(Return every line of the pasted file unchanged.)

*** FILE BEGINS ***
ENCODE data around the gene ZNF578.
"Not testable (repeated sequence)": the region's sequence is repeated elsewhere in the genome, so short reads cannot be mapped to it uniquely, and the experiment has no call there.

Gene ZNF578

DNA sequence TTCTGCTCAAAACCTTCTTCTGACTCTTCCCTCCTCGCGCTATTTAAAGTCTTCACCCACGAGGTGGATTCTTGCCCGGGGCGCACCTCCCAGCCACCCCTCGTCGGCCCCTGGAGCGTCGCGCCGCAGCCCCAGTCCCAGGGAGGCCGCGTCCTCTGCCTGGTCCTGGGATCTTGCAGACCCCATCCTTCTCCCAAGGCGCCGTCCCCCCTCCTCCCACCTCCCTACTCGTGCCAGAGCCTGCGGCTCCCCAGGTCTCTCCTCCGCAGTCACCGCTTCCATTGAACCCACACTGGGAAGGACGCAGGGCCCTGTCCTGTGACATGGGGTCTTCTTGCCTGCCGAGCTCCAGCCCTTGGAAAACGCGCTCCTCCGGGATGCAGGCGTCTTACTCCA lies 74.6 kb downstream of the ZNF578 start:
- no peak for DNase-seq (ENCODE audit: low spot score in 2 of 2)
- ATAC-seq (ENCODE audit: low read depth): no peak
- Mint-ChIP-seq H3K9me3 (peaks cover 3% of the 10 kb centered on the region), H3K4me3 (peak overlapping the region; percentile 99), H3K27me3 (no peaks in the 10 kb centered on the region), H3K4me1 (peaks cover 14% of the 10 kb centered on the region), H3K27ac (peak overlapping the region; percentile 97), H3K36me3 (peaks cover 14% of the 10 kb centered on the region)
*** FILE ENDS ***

ENCODE data around the gene ZNF578.
"Not testable (repeated sequence)": the region's sequence is repeated elsewhere in the genome, so short reads cannot be mapped to it uniquely, and the experiment has no call there.

Gene ZNF578

DNA sequence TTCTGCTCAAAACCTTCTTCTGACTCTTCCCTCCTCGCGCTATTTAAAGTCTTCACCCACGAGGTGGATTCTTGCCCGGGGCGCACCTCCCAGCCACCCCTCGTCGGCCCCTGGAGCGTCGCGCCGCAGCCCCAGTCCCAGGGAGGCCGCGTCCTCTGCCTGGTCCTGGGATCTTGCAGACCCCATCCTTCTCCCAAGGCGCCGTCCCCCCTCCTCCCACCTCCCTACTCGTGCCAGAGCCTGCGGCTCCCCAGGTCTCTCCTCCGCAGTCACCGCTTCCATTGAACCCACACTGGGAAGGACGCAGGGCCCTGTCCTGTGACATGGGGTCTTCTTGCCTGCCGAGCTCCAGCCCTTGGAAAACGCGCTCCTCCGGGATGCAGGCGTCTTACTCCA lies 74.6 kb downstream of the ZNF578 start:
- no peak for DNase-seq (ENCODE audit: low spot score in 2 of 2)
- ATAC-seq (ENCODE audit: low read depth): no peak
- Mint-ChIP-seq H3K9me3 (peaks cover 3% of the 10 kb centered on the region), H3K4me3 (peak overlapping the region; percentile 99), H3K27me3 (no peaks in the 10 kb centered on the region), H3K4me1 (peaks cover 14% of the 10 kb centered on the region), H3K27ac (peak overlapping the region; percentile 97), H3K36me3 (peaks cover 14% of the 10 kb centered on the region)